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Google Ads exploited to target Whales Market users Google Ads exploited to target Whales Market users
Cybercriminals are exploiting Google’s advertising platform to target users of the decentralized OTC trading platform Whales Market, according to a recent BleepingComputer report. By... Google Ads exploited to target Whales Market users



Cybercriminals are exploiting Google’s advertising platform to target users of the decentralized OTC trading platform Whales Market, according to a recent BleepingComputer report.

By creating a legitimate-looking Google Search advertisement, threat actors are redirecting unsuspecting visitors to a malicious phishing site designed to drain their wallets of all assets.

The sponsored ad appears at the top of Google search results when searching for “Whales Market.” It displays the correct domain, whales.market, and even shows the legitimate URL https://whales.market when hovering over the link. However, clicking on the ad redirects users through a series of sites, ultimately landing them on a phishing site with an extra “s” in the domain name: https://app.whaless\[.\]market/.

This phishing site is a near-perfect replica of the legitimate Whales Market website, including its trading platform. Once users connect their wallets, malicious scripts steal all their assets. BleepingComputer explained:

This phishing site replicates the legitimate website, including its trading platform. Once you connect your wallet, though, malicious scripts will drain it of all assets.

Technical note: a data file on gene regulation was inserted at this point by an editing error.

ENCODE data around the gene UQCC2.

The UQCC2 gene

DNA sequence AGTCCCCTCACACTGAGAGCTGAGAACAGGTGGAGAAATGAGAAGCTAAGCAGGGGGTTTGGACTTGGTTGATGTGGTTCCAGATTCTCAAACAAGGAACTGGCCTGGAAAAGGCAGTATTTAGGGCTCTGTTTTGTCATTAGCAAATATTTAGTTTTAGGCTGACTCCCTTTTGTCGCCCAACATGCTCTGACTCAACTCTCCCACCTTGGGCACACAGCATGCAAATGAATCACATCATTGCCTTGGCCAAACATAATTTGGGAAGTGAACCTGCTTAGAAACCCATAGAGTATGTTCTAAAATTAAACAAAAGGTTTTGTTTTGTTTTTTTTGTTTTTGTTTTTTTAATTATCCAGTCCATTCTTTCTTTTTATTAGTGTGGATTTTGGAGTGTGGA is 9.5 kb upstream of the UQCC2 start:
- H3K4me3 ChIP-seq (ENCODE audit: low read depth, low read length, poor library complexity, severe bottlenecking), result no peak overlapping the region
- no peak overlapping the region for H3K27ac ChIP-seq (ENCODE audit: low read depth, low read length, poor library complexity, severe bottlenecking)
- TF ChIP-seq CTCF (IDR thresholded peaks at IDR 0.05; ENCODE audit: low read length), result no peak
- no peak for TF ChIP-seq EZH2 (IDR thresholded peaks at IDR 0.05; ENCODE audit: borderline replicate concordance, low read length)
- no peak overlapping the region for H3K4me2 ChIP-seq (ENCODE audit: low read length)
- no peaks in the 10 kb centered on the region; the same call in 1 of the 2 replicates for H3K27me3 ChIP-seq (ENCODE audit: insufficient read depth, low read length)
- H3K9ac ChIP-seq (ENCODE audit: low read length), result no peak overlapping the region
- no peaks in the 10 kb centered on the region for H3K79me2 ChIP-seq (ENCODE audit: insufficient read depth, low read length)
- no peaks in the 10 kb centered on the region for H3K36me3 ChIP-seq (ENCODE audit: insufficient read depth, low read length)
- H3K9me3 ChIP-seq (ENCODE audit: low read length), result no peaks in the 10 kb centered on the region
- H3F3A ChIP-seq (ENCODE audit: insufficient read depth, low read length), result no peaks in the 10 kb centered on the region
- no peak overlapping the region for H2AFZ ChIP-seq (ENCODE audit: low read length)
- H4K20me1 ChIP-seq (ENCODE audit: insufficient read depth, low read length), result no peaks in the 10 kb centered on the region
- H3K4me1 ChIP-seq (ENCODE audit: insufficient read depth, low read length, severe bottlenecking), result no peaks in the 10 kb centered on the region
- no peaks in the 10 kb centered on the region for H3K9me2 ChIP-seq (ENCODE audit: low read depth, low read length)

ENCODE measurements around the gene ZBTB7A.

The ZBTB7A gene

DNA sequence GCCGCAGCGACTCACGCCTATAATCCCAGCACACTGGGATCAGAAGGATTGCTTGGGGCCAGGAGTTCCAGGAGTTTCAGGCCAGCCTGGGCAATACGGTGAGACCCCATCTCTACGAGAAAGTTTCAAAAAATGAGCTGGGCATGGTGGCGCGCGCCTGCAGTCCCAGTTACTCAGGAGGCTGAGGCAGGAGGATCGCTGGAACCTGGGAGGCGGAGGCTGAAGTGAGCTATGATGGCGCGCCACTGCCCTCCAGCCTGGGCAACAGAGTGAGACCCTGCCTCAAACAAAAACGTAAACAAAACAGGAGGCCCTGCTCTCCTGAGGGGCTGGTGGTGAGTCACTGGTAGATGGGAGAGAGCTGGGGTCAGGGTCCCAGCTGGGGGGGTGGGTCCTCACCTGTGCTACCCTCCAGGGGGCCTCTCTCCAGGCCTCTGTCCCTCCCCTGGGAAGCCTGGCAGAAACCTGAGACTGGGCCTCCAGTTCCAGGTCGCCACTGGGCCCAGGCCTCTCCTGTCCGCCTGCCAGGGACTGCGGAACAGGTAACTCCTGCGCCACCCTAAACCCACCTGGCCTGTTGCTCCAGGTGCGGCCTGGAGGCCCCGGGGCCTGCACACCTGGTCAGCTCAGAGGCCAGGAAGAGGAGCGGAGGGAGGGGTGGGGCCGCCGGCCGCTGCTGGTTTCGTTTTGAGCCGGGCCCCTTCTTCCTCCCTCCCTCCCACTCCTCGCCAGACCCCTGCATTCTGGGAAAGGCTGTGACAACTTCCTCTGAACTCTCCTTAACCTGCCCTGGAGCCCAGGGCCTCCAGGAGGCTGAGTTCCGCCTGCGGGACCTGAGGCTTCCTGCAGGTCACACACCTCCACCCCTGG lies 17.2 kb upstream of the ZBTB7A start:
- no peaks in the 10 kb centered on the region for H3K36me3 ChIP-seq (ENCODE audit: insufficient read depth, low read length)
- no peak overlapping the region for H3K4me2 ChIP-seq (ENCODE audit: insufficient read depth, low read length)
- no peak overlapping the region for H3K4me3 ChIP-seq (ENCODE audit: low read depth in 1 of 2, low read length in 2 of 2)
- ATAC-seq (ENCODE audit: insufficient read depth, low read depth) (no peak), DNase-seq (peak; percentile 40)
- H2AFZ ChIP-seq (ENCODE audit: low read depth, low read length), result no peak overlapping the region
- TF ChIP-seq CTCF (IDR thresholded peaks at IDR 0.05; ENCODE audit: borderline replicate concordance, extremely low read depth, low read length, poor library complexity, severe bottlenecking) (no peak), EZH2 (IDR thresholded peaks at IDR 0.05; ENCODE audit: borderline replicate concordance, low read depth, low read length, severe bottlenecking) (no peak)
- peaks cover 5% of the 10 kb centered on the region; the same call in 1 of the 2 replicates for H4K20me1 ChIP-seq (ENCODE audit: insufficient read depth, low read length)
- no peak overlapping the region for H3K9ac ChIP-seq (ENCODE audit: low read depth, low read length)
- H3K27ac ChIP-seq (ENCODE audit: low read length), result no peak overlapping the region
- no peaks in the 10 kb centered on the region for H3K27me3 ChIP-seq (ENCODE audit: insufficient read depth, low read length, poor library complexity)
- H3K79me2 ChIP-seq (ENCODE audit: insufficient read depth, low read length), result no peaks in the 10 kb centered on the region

To avoid falling victim to such scams, it is crucial to double-check the domain displayed in the browser’s address bar before connecting your wallet to any Web3 website. If the site looks even slightly suspicious, do not connect your wallet. Also consult our guide to identifying and avoiding top crypto scams.

Threat actors have been abusing Google Ads for years to distribute malware and redirect users to phishing sites and tech support scams. They use sophisticated techniques to bypass ad platform security checks, such as redirecting visitors based on their IP address or browser user agent. When Google’s or Microsoft’s search bots visit the ad’s click URL, they are redirected to the legitimate website, while regular visitors are sent to malicious sites.

This method has proven effective for years, and Google has struggled to prevent these types of advertisements from slipping through the cracks. Other ad platforms, such as Microsoft and X, are also affected by similar techniques.

One notorious example was when back in January hackers hijacked prominent verified accounts on X, formerly known as Twitter, to promote crypto scams and drop links to drainers.





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